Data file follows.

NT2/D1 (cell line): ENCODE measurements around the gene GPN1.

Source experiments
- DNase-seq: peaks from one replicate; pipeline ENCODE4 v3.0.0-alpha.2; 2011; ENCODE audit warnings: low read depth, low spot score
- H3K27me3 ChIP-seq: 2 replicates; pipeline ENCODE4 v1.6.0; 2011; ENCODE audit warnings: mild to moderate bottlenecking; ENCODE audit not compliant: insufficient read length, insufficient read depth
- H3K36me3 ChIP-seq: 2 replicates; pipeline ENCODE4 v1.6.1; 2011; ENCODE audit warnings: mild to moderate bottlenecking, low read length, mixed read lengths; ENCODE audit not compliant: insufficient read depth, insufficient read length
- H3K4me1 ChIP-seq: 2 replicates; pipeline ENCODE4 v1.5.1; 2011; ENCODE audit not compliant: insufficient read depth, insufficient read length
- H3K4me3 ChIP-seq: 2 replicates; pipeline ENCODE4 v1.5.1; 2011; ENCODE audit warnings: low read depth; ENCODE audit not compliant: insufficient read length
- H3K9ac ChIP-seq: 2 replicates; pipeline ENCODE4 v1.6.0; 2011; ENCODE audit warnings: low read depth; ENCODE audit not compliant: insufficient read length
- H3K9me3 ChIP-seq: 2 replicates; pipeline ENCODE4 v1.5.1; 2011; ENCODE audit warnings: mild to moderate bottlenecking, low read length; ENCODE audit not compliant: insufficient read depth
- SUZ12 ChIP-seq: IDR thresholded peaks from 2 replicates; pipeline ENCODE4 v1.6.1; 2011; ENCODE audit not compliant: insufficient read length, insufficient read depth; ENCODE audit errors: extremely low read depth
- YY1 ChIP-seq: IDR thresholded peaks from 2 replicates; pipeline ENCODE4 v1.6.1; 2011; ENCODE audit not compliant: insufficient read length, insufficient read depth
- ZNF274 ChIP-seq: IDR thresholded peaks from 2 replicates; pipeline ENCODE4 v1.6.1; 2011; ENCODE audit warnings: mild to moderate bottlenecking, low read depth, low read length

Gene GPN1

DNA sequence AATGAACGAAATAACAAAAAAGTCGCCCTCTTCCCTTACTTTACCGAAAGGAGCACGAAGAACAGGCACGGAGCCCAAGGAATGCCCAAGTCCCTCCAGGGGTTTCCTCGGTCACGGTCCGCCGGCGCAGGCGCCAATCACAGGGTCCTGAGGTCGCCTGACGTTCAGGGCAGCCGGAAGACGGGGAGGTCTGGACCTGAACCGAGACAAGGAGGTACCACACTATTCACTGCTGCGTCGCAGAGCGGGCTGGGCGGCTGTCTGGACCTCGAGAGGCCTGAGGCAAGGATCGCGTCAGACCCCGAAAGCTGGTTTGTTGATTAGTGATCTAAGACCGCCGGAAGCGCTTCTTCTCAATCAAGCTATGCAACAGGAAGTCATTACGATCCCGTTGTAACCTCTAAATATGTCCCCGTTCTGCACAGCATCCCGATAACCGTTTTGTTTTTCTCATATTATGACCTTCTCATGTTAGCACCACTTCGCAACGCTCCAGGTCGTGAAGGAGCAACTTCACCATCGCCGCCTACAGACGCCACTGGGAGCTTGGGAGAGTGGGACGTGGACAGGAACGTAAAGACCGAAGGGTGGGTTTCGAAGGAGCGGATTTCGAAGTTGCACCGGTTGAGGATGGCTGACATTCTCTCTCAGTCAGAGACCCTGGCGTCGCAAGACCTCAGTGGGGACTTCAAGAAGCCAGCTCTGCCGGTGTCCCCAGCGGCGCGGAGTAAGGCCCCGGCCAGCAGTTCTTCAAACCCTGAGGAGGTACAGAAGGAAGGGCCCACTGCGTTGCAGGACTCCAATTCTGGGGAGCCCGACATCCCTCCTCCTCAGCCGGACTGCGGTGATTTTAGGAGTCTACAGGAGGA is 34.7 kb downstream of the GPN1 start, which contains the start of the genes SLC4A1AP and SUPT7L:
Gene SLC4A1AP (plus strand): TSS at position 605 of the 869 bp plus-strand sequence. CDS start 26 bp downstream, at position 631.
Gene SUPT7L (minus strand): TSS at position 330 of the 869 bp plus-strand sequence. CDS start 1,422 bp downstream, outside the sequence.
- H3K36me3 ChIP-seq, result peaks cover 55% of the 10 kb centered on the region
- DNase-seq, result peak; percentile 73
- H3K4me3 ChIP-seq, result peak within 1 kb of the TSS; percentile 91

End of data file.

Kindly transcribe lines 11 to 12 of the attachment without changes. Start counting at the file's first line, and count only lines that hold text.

- YY1 ChIP-seq: IDR thresholded peaks from 2 replicates; pipeline ENCODE4 v1.6.1; 2011; ENCODE audit not compliant: insufficient read length, insufficient read depth
- ZNF274 ChIP-seq: IDR thresholded peaks from 2 replicates; pipeline ENCODE4 v1.6.1; 2011; ENCODE audit warnings: mild to moderate bottlenecking, low read depth, low read length